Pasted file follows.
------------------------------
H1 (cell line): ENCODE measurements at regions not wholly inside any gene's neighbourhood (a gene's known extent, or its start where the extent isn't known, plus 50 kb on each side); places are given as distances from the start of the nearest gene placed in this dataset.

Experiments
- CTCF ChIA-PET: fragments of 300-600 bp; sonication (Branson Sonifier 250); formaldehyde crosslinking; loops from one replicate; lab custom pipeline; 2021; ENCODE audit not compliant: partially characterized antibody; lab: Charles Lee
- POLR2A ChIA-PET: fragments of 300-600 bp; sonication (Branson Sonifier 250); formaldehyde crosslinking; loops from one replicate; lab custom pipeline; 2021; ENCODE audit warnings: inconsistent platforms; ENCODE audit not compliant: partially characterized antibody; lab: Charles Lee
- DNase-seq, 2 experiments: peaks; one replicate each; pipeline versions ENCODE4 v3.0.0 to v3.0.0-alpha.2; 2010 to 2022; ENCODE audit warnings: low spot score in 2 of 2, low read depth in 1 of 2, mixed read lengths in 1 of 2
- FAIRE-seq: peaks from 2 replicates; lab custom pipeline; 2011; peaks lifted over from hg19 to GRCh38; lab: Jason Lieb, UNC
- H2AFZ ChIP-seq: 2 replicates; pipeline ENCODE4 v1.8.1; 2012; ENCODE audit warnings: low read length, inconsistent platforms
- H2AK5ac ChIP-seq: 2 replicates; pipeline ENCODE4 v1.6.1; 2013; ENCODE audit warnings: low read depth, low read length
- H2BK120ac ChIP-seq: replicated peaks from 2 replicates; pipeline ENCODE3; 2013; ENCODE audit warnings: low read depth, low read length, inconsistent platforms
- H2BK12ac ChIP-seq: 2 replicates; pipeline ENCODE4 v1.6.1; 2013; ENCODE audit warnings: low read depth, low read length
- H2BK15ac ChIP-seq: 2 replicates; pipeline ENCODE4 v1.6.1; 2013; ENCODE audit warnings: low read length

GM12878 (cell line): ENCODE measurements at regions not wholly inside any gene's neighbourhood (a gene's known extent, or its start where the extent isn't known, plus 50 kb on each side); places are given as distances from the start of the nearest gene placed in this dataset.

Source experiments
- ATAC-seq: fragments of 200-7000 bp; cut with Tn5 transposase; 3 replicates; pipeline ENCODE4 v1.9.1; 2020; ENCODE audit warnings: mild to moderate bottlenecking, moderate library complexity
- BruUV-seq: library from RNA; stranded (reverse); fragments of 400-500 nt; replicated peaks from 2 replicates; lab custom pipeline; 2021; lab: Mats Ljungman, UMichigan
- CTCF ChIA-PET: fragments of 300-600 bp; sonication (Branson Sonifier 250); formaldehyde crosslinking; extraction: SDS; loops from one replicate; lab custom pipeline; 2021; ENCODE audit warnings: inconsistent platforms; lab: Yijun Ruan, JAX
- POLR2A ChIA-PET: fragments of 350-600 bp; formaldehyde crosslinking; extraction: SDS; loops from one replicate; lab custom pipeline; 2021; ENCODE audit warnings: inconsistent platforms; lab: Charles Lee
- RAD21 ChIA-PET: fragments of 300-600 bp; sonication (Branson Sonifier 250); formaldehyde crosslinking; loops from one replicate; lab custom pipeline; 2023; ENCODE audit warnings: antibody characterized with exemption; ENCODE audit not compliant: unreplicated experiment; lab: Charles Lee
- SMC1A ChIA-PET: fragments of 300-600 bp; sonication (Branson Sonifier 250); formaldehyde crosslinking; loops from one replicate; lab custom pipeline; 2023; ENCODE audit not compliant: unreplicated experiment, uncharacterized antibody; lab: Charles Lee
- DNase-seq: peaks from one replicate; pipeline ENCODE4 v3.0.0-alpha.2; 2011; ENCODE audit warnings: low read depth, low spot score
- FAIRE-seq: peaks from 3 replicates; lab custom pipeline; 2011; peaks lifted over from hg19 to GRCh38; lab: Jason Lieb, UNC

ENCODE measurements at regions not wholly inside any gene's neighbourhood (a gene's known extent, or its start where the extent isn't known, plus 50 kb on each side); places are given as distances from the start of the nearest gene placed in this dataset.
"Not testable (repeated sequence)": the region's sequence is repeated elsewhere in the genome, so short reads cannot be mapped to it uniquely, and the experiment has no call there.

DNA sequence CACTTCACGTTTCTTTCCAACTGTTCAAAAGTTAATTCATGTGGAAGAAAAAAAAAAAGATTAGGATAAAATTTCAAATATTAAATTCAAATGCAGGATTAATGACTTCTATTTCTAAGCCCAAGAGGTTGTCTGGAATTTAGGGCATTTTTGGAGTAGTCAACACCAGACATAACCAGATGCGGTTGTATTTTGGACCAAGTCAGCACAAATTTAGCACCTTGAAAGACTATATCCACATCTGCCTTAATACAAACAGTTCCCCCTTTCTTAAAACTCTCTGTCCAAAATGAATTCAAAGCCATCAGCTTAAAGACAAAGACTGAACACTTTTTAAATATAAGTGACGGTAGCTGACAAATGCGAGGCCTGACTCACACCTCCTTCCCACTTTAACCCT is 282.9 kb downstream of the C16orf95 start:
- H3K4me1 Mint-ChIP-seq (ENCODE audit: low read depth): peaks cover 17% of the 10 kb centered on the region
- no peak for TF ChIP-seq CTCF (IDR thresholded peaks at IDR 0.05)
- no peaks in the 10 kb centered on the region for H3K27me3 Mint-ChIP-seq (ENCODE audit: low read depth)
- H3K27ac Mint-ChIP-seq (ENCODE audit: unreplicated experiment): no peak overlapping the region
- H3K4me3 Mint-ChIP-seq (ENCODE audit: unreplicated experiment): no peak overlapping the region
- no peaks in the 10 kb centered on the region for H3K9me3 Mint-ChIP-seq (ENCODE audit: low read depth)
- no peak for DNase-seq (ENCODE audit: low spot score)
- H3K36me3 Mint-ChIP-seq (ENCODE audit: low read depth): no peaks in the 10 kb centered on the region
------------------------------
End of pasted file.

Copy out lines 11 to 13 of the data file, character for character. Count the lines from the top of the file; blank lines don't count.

- H2BK15ac ChIP-seq: 2 replicates; pipeline ENCODE4 v1.6.1; 2013; ENCODE audit warnings: low read length

GM12878 (cell line): ENCODE measurements at regions not wholly inside any gene's neighbourhood (a gene's known extent, or its start where the extent isn't known, plus 50 kb on each side); places are given as distances from the start of the nearest gene placed in this dataset.

Source experiments